The Life Cycle of Relationships

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Marina Edelman, M.A. is a Marriage and Family Therapist Intern in private practice in Westlake Village, CA and is a member of CAMFT. Marina ...Read More

If you are in a relationship that seems to be headed towards commitment such as getting engaged, married, having kids, etc., it may be a good idea to familiarize yourself with the relationship lifecycle. There are five stages to all relationships. Couples move through the various stages at different speeds and will move back and forth from stage to stage and at times will find themselves in the same stage and other times in different state. Understanding the stages helps the couple normalize what they are experiencing and make better decisions.



All relationships begin with this stage. The need satisfied here is love and belonging. This stage is characterized by its dream like qualities, fantasies, and hopes for the future. The role of this stage is to give the couple a taste of the potential of their union. This stage lasts anywhere between 2 months to 2 years, but averages 6 months. When a person is in this stage, their body produces vast amounts of endorphins, which makes them feel unusually happy, positive and excited about everything in their life. There is not much to fix at this point and the couples is encouraged to continue to explore one another.


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During the exploration process, differences are discovered and power struggle sets in. This is the most difficult of all stages and is usually the time when relationships terminate. As couples become emotionally and physically more intimate, weaknesses and vulnerabilities begin to surface and conflicts ensue.

The need satisfied now is power and some freedom. The role of this stage is to make each individual gain awareness of themselves and their partner and to begin to relate to each other as whole people. Power struggle starts soon after the two move in together and can last for many bitter years. During this stage a couple has three options: terminate, continue to stay together but live parallel lives, or learn how to fight fairly with both winning and to declaring one’s own individuality.


If as a child one did not learn coping skills, then the power struggle phase was exceptionally hard. However, upon survival, the couple becomes okay with each other’s differences and establishes clear boundaries. The need satisfied in this stage is freedom and choice.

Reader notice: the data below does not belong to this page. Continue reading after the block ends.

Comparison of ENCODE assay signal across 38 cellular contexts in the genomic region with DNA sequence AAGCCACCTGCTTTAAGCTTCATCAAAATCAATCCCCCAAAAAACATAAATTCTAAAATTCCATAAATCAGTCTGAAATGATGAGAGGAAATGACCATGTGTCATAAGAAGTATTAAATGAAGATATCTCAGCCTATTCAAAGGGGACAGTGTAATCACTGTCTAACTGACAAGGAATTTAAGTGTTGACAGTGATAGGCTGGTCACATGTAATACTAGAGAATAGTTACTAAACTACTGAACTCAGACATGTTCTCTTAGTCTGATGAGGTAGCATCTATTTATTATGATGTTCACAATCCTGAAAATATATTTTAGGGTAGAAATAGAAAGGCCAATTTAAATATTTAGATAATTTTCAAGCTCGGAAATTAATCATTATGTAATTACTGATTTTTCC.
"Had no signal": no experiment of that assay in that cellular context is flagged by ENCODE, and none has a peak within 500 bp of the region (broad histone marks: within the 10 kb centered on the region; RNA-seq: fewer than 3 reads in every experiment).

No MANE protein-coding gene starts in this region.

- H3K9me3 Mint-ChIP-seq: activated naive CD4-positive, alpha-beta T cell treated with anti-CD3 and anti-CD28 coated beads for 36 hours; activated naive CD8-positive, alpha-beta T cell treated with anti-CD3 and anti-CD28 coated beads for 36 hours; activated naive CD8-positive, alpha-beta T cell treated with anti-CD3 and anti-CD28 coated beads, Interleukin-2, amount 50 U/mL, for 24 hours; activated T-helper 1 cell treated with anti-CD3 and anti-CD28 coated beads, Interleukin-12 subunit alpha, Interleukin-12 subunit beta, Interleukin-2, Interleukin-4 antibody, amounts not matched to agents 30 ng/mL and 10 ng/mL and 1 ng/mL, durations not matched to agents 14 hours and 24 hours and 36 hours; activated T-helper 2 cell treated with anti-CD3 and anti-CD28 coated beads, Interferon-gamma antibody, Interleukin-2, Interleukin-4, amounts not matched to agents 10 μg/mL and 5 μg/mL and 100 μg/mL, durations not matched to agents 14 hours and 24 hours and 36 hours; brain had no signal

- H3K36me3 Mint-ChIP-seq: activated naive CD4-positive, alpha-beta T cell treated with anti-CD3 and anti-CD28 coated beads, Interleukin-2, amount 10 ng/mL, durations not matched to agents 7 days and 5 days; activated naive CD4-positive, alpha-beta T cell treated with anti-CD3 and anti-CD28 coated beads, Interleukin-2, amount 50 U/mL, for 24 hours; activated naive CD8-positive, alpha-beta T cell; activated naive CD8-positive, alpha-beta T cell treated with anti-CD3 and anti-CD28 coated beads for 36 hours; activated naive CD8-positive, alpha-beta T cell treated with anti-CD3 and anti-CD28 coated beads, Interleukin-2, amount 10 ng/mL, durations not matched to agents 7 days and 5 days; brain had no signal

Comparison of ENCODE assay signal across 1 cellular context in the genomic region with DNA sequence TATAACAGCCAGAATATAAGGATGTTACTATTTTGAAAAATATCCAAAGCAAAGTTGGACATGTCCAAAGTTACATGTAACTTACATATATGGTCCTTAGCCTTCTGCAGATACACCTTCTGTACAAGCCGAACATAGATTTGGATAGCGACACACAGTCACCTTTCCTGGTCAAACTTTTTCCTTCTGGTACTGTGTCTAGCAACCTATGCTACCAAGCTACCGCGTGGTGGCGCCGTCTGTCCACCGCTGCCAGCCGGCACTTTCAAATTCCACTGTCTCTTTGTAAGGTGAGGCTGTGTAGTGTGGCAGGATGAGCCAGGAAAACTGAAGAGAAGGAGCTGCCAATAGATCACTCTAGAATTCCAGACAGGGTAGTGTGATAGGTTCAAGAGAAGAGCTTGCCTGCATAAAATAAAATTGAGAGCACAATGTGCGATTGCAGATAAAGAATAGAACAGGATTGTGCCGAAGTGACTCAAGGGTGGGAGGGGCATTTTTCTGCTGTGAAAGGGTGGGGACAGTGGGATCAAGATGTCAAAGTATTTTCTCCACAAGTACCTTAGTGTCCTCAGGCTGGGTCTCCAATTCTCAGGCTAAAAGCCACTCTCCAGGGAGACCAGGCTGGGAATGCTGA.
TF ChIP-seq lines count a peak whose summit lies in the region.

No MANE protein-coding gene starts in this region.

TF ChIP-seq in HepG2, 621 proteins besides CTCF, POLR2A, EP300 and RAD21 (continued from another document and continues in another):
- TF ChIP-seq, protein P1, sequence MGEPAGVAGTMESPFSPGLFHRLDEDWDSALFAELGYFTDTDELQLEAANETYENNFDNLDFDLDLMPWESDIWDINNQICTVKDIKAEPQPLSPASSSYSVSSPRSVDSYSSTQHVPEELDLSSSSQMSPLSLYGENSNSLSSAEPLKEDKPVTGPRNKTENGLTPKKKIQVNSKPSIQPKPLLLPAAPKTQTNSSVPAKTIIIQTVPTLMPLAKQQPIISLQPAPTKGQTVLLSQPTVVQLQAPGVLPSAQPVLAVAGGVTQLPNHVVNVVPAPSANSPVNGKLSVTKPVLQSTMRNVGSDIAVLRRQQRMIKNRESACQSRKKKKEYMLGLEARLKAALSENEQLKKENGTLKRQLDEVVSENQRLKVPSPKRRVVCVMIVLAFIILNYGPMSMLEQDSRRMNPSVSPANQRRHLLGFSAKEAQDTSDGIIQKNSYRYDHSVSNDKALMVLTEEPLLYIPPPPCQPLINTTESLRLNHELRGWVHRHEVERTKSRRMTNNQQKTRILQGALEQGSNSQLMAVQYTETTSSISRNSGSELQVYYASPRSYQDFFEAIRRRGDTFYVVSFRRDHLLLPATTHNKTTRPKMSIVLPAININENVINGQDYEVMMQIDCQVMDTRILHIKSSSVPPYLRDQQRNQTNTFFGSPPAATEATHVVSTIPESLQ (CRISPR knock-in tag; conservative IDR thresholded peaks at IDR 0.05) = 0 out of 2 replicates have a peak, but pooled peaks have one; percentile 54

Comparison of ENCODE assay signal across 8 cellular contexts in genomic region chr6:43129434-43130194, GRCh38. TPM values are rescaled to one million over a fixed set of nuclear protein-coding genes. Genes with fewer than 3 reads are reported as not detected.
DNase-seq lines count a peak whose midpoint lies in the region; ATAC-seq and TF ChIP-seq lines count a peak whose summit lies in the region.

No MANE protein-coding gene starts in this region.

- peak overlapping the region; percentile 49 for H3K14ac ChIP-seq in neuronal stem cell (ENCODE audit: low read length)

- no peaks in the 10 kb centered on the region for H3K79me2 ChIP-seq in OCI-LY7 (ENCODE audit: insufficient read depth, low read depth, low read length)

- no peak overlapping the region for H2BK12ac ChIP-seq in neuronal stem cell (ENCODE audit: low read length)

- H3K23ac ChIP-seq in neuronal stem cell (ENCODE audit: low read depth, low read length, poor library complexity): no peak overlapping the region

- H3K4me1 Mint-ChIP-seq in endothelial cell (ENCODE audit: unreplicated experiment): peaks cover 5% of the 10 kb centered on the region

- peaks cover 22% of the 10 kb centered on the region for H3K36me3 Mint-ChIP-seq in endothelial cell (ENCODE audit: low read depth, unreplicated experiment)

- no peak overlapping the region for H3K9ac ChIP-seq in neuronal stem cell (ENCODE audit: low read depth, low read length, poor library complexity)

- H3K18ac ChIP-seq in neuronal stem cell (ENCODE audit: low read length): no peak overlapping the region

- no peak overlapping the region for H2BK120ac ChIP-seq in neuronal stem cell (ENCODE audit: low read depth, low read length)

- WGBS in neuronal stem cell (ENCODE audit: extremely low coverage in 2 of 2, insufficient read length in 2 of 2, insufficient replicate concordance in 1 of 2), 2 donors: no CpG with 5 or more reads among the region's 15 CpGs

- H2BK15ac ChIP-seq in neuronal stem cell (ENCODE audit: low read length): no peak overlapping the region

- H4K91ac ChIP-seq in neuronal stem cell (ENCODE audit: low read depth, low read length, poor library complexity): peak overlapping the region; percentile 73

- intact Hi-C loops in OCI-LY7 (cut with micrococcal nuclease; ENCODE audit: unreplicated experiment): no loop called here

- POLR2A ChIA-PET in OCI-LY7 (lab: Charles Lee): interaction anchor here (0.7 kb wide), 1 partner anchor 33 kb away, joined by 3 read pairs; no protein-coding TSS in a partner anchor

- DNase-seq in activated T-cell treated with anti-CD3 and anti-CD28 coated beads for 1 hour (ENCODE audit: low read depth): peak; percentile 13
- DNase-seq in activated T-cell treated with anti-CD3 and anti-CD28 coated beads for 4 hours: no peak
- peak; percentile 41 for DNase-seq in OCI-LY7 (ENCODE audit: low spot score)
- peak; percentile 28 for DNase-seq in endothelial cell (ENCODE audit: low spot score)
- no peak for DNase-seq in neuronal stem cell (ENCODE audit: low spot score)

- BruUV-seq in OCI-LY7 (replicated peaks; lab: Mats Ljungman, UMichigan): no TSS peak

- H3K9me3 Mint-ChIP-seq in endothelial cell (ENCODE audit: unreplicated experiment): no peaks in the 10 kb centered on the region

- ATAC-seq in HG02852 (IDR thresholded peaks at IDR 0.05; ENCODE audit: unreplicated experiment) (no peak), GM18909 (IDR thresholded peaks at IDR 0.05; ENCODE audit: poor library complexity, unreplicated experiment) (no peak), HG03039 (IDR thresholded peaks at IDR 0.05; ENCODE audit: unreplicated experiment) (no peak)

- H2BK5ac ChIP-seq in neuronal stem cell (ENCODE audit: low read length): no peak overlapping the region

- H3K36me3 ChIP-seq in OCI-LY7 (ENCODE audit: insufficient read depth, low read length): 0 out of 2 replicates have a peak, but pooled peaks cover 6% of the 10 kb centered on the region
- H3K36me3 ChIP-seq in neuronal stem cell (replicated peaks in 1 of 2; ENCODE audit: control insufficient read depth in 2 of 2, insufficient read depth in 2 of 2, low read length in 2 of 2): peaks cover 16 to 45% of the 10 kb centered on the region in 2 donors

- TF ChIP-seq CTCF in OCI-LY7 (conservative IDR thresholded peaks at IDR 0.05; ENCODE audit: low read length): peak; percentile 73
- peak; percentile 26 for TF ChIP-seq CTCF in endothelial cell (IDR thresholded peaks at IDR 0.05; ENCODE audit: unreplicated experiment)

The danger at this stage is that the couple may start to realize that each other’s paths in life may be different. There is a sense of loss and sadness as dreams do not materialize. There may be a feeling of boredom, a sense of not being connected and having nothing in common. The focus is on the present not the future because that is still undecided.

This is the second most common stage for counseling or divorce. In the beginning, it feels good to agree to stop changing the other, but life is all about growth and change. At this stage, the couple has history and should use it as an advantage to persevere in the relationship. At this point, mutual respect sets in or the couple reverts to power struggle.


This is the stage when the couple should contemplate marriage, unfortunately people usually have already married in the romance stage. That’s unfortunate because when they reach the power struggle stage they wonder what hit them. In this stage the couple is making clear choices about themselves and their partner, based both on differences and commonalities.

The needs fulfilled here are a balance of love, belonging, fun, power and freedom. This is a stage when two individuals realize they don’t need to be with each other but choose to be. Overall, this is the stage when the couple finally begins to feel comfortable and happy with their deepening consistent relationship. Some people feel a sense of loss in this stage as they learn to accept their partner for who they truly are, since this means they have to let go of the fantasy of who they want their partner to be. At this phase individuals begin to re-establish their own outside interests and friendships, which were given up in the Romance Phase. There is some danger that the couple may begin to drift apart from or become bored with each other. The remedy is to try to maintain the connection that was created in the Romance Phase by establishing date night, flirting and making each other a priority.


In this stage the couple have decided to be a team moving out into the world. This world may include children, a project, a joint business venture, etc. The role of this stage is to handle any common project or life crisis as a perfect team, acting as one: proactively, responsibly, and constructively to a mutual fulfillment. The danger at this stage is over involvement with the outside world and relationship being neglected. The relationship must be continually nurtured along the way. There needs to be time for you, for me, for us and for them. This is difficult sometimes and choices must be made.

Keep Reading By Author Marina Edelman, MA
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